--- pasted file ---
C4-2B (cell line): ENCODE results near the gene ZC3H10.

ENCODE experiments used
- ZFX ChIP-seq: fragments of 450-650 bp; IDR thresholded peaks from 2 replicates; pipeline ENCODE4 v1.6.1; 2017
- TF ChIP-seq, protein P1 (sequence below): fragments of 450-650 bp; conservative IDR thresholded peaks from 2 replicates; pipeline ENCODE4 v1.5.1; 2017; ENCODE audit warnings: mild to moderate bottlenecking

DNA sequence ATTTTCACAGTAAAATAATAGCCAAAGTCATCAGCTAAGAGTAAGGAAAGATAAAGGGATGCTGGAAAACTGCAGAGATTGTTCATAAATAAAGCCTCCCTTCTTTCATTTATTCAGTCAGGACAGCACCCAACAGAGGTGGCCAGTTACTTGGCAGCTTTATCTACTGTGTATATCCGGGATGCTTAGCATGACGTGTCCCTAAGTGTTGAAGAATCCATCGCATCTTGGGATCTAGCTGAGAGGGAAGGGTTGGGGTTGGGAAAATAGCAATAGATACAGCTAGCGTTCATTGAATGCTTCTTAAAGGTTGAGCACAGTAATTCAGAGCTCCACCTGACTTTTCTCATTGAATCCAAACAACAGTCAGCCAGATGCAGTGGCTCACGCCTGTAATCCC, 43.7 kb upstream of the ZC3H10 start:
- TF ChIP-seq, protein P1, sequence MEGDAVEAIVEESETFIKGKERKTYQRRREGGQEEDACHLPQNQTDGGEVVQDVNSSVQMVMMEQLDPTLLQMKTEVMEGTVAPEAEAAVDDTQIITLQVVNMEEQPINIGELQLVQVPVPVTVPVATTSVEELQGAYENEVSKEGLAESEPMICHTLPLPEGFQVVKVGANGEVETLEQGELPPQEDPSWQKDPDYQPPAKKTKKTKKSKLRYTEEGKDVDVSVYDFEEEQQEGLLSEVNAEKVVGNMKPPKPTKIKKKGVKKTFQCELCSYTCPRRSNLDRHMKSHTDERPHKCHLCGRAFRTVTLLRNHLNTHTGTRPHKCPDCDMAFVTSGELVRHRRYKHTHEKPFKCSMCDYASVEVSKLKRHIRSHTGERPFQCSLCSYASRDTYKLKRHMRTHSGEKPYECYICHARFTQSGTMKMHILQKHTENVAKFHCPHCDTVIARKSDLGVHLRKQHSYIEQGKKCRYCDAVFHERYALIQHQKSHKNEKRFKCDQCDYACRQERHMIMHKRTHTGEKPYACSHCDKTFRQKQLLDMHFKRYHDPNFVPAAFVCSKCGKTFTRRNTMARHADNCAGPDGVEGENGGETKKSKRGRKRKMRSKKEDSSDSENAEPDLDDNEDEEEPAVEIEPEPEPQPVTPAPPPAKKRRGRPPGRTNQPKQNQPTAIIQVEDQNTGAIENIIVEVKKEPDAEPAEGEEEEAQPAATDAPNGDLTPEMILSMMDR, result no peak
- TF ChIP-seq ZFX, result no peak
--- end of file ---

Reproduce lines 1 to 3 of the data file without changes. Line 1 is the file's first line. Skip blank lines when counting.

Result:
C4-2B (cell line): ENCODE results near the gene ZC3H10.

ENCODE experiments used
- ZFX ChIP-seq: fragments of 450-650 bp; IDR thresholded peaks from 2 replicates; pipeline ENCODE4 v1.6.1; 2017